We're taking a brief break from Florida's insurance woes. The sinkhole issue is being hotly debated by legislators and newspaper editorial staffs. The solvency of Citizens is at risk. Coastal communities will be paying exorbitant rates for homeowner insurance if something doesn't change soon.... We're heading north to look at a problem that's arisen between a county government and its insurer.
While the Florida General Assembly continues its debate over sinkhole coverage, rate increases and property insurance coverage in general -- not to mention changing the name of Citizens Insurance to Taxpayer-Funded Property Insurance Corporation -- a group of community leaders are trying to figure out a way to help the victims of an accident in a county park.
We're continuing our discussion of an insurance bad faith case that recently moved a step closer to trial. The plaintiff suffered from anorexia and entered an outpatient treatment program. Her physicians discharged her shortly after she checked in, because they believed she needed more intensive treatment.
A federal judge recently denied a motion for summary judgment in a case brought by a health insurance policyholder. The woman claimed her insurer acted in bad faith when it denied payment for a residential program to treat her anorexia. The case was not in Florida; the ultimate outcome, though, could influence bad faith claims across the country.
We've been discussing job loss, or "unexpected unemployment," insurance. The subject will come up during a home buyer's negotiations with lenders or builders, and Florida borrowers should know that the insurance will likely be presented as coverage at no cost to the home buyer -- "Why not? It's free!" But it's not really free -- the premiums can be steep, even though the lender gets a wholesale rate from the insurance company, and are rolled into other costs or fees associated with the purchase. In addition, there are eligibility rules and caps on monthly benefits to consider.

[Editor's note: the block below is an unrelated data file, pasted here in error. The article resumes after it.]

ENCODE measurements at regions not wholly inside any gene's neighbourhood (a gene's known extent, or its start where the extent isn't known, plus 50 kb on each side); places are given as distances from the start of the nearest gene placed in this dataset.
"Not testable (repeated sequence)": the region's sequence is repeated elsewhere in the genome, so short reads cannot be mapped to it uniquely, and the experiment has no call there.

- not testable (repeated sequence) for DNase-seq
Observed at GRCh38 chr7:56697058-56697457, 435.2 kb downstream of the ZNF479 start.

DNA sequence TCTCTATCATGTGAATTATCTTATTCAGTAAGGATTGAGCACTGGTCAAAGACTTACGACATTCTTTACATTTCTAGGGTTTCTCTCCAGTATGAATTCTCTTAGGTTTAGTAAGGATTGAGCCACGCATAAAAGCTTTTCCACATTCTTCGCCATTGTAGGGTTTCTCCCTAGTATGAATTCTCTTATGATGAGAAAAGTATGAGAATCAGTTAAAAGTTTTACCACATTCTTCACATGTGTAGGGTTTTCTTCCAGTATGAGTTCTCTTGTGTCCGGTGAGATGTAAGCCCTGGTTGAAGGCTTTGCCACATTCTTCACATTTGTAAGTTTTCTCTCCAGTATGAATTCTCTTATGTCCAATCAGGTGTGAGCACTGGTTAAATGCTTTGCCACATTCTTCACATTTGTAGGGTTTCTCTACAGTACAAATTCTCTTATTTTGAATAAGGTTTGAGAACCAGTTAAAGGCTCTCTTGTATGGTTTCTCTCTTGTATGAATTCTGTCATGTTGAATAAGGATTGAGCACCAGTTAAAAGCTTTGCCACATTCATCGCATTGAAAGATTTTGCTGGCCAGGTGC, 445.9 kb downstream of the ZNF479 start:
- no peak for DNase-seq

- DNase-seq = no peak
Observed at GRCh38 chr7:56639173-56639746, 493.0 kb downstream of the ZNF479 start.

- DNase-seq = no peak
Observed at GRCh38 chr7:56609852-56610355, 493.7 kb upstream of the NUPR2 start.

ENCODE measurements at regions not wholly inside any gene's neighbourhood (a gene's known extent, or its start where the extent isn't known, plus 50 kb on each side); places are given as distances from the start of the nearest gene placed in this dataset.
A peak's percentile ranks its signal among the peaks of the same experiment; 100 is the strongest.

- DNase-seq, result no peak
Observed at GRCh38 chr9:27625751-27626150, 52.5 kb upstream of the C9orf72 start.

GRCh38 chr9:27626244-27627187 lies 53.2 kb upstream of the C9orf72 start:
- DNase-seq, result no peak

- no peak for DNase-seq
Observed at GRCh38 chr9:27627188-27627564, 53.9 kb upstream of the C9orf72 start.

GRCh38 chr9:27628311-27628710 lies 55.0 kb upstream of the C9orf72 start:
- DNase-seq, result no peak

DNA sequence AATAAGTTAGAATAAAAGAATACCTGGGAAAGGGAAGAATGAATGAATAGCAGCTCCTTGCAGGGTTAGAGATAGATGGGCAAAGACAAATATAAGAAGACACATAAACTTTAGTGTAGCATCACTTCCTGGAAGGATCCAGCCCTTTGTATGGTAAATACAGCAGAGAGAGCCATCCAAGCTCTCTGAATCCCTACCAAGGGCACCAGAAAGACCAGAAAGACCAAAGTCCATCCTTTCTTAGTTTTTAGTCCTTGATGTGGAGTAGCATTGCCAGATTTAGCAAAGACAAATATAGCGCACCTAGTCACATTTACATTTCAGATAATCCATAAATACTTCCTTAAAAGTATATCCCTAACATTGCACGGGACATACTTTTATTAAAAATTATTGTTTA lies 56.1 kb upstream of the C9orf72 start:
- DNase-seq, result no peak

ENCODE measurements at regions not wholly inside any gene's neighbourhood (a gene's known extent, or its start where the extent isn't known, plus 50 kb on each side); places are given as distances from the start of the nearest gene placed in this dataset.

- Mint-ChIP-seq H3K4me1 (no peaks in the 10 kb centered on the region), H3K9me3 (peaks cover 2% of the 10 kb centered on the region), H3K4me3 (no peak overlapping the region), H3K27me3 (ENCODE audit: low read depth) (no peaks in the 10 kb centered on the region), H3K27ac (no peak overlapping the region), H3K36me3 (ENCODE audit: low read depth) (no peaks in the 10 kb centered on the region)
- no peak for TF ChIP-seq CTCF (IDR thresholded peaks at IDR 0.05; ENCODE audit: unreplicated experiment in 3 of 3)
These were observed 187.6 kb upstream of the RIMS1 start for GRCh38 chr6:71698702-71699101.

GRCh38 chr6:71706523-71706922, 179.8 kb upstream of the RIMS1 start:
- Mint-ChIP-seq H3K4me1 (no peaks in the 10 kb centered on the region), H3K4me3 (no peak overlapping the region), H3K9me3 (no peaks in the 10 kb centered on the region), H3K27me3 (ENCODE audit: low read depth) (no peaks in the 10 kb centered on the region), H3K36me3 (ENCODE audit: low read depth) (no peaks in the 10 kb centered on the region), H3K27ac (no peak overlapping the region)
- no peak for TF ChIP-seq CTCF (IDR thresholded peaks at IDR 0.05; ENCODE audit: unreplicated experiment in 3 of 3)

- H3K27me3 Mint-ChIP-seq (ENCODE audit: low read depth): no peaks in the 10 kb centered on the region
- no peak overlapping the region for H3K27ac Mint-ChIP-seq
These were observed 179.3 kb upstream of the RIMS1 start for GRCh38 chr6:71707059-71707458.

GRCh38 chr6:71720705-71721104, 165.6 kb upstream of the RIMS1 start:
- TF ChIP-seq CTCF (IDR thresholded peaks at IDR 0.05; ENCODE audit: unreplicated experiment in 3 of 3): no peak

We're continuing our discussion of job loss insurance. It's a different kind of coverage from homeowner insurance or auto insurance in terms of benefit triggers and maximum payments. Florida home buyers would come upon it when working with a mortgage lender, homebuilder or developer. The insurance will pay the mortgage if the borrower loses his job.
When you think about insurance for your home, you usually think about your property insurance and maybe mortgage insurance. (Mortgage insurance protects the lender if you die or become disabled.) In Florida, you'll probably think about flood insurance, too. But would it ever occur to you to buy job loss, or "unintended unemployment," insurance?
We're taking a brief detour from Florida's insurance woes today. We noticed a brief news article about an insurance company that's taking full advantage of new technology while offering coverage to countries that have no insurance industry to speak of. The article talked about the insurance sale, but not claims payment, though, so we'll leave that to speculation.
In our last post, we were talking about the fate of Florida's homeowners insurance report card. Mandated by a 2007 law, the report card was intended to be a tool for Florida homeowners to compare insurance companies using just a few key measures. After years in development, the first report card was completed in December.
As the Florida Legislature works on bills to change the insurance market in the state, a state-mandated homeowners insurance report card dies a quiet death. Lawmakers approved the report card in 2007 to give Florida homeowners a way to compare insurers as well as to move insurers to improve their customer service.